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J Appl Biomech. 2005 Nov;21(4):383-93.

Physical and mechanical properties of various field lacrosse balls.

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  • 1Dept. Of Orthopaedics, Brown Medical School and Rhode Island Hospital, Providence, RI 02912, USA.


Although the sport of lacrosse has evolved dramatically over the last few decades and is presently the fastest growing team sport in the United States, the current specifications for balls date back to 1943. The purpose of this study was to see if various commercially available field lacrosse balls meet these specifications and to determine additional mechanical properties of the ball that may more completely characterize ball performance. Eight models from several manufacturers were tested. Seven models were designated for game play, while one model was promoted as a practice ball. In accordance with the specifications, the mass, circumference, and rebound height were recorded for one dozen balls from each model. The load required to compress the balls 0.0125 m and the coefficient of restitution (COR) with an incident speed of 26.80 m/s were also determined. We found that some balls met several of the specifications, but none of the models had every ball meet all the specifications. For the two measures of ball liveliness, rebound height had a weak correlation with COR. Ball compression loads averaged about 750 N over most models, but were almost 85% less for the practice model. It appears that current governing body specifications are outdated, as no ball model we tested met these specifications. The determination of ball liveliness at more realistic speeds should also be taken into account. Since balls with low compression loads can pass through face protectors worn by lacrosse players, the sport's governing bodies may wish to consider a specification on ball compression.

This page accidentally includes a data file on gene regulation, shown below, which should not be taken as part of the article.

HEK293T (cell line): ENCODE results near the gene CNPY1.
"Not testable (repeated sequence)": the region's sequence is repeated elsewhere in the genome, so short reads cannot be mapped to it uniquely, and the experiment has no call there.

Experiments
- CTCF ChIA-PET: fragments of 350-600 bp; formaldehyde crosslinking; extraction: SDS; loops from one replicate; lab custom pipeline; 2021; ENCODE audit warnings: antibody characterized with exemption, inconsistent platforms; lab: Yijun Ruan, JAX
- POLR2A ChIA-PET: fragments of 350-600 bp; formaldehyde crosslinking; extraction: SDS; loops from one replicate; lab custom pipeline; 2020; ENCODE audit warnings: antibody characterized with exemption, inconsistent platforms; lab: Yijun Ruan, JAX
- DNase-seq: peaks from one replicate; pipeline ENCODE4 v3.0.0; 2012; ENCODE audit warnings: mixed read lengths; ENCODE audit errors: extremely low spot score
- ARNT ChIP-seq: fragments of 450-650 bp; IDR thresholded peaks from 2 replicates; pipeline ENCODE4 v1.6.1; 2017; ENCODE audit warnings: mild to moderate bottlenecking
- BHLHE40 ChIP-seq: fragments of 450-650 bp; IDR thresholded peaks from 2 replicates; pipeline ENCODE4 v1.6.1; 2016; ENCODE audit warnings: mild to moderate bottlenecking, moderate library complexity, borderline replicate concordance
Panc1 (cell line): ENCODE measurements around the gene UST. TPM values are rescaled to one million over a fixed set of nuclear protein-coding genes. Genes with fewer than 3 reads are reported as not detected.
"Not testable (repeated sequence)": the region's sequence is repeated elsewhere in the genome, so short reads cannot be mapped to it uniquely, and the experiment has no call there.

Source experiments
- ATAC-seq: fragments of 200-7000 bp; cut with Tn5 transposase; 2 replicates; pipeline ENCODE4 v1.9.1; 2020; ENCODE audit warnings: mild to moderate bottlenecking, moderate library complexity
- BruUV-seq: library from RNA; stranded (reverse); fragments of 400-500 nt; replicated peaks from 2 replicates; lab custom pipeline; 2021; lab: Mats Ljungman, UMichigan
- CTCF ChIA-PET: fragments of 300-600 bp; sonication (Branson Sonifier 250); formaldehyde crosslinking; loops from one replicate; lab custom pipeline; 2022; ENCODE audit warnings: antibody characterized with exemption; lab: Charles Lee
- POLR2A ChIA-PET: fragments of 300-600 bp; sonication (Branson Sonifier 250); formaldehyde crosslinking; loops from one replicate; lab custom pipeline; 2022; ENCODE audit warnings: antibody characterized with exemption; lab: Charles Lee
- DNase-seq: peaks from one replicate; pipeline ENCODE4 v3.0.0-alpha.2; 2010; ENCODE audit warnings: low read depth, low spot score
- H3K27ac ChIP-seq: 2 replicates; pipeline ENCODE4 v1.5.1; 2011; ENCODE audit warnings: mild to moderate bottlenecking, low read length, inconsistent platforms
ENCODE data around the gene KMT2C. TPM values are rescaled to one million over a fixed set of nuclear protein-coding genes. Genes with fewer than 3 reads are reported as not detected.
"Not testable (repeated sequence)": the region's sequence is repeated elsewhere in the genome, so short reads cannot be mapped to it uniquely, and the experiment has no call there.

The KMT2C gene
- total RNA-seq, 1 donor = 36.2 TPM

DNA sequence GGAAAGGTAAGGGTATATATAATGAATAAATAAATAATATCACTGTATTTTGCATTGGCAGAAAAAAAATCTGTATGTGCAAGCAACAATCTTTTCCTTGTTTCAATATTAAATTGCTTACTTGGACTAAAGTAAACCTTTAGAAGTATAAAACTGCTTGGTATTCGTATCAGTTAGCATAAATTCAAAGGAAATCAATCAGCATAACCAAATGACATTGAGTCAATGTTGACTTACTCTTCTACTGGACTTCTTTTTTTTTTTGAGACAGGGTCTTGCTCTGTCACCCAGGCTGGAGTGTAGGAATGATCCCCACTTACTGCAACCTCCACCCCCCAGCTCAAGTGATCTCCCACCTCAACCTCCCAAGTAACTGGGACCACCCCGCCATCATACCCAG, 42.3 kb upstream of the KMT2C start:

[PubMed - indexed for MEDLINE]
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